Wills Usually Are Valid, and Not All Family Influence is “Undue”

JUNE 23, 2003 VOLUME 10, NUMBER 51

Occasionally a successful and colorful will contest is profiled in Elder Law Issues. EL Issues reported in 1996 that Dorothy Killen’s will was deemed invalid in an Arizona court due to Ms. Killen’s “’insane delusions’” about her truly kind relatives she believed to be Mafia killers. (May 27, 1996) And, last year EL Issues described how the Mississippi attorney who prepared “Doc” Evans’ will could offer no testimony about his client’s wishes or capacity since the attorney had never met his client. “Doc” Evans’ will was held to be invalid because it appeared that he was unduly influenced by a friend involved in his business affairs. (Dec. 2, 2002)

The Wisconsin will contest of Horlacher v. Drexler is far more typical of the majority of will contests — it was unsuccessful and fueled by dark family dysfunction.

Zoura Drexler of Walworth County, Wisconsin, properly executed a will that left her entire estate to one of her children and specifically excluded her only other child. The trial court found that Mrs. Drexler had mental capacity and that she had not been subjected to undue influence when she signed the will.

Barbara Horlacher, the excluded child, appealed the trial court’s ruling regarding her mother’s capacity. Mrs. Drexler’s physicians, the attorney who drafted her will, a neighbor and her cleaning lady had all testified that Mrs. Drexler was competent to sign her will.

The only evidence that Barbara presented at trial was the testimony of a medical expert who reviewed the medical records but who had never examined, treated or met Mrs. Drexler. Barbara also challenged the trial court’s finding that Albert, the son who inherited the estate, had not exercised undue influence over his mother. The appellate court affirmed the trial court’s finding that although Albert had a “confidential relationship” with his mother based on the fact that he was named as agent in her financial power of attorney, he used the power “very, very carefully, very scrupulously, very infrequently and for very minor matters.” Thus, no suspicious circumstances surrounded the confidential relationship between Albert and his mother. Although Barbara attempted to introduce into evidence Albert’s psychiatric treatment records, this evidence was deemed inadmissible for lack of relevance. Wisconsin Court of Appeals, District II, May 7, 2003.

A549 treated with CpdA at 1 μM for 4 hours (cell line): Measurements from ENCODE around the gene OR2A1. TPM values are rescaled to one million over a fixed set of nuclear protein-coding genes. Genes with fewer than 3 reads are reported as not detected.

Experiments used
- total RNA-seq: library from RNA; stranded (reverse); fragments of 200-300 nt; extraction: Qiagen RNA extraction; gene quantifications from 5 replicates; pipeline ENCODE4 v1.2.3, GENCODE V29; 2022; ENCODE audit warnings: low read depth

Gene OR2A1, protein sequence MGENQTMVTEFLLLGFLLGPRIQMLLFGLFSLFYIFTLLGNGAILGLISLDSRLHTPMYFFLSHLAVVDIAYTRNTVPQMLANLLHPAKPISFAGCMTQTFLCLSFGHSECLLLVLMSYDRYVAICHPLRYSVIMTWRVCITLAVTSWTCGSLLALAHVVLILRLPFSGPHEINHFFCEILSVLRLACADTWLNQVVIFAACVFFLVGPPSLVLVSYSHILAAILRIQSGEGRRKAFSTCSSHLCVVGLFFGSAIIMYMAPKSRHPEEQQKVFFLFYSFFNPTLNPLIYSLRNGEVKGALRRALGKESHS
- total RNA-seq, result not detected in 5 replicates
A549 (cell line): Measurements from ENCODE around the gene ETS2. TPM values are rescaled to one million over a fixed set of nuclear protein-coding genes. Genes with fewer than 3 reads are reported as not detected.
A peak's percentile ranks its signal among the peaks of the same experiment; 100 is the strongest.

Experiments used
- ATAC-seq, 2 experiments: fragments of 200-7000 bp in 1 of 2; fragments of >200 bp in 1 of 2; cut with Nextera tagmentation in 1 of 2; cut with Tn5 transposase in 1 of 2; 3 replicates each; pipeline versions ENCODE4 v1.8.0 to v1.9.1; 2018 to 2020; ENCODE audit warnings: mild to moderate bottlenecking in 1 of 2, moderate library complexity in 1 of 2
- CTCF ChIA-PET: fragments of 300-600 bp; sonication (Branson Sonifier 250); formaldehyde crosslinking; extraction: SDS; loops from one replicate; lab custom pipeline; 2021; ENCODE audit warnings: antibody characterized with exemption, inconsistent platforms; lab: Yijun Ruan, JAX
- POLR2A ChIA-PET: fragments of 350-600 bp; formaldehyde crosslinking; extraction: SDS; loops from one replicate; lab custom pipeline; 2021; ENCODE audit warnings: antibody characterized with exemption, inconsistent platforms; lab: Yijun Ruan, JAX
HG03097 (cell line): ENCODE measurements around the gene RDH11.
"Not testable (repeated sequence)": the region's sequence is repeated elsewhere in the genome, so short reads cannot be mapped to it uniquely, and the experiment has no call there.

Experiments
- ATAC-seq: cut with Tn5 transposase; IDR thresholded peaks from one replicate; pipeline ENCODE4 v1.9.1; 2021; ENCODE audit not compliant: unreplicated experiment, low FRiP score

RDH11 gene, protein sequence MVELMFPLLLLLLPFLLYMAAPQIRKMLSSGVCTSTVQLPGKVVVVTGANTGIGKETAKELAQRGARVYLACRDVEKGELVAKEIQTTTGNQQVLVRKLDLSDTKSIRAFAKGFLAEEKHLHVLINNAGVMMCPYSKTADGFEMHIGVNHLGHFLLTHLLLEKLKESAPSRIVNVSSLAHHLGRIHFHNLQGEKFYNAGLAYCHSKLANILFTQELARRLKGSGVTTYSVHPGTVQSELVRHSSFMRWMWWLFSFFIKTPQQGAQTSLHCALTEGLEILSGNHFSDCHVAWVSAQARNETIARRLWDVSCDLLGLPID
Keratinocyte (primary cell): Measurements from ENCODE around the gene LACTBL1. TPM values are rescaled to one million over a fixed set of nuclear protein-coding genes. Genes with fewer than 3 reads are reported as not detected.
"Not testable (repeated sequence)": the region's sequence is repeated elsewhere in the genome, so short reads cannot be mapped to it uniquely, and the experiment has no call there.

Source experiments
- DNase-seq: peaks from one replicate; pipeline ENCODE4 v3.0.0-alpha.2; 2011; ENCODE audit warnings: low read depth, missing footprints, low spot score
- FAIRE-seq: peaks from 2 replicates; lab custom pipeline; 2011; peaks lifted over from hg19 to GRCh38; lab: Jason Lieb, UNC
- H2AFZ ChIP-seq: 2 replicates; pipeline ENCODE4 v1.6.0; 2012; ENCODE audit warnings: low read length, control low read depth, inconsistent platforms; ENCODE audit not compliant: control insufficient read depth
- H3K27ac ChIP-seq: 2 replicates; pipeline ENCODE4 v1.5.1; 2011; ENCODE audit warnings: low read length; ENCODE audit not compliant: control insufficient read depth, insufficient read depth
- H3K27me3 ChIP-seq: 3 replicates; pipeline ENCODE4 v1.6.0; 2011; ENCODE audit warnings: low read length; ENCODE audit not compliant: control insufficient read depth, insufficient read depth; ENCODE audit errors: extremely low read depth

Horlacher v. Drexler reminds us that family members influence each other frequently, and that not all influence is undue or “overpowering.” This scenario likely would have led to the same result in Arizona and most other states.

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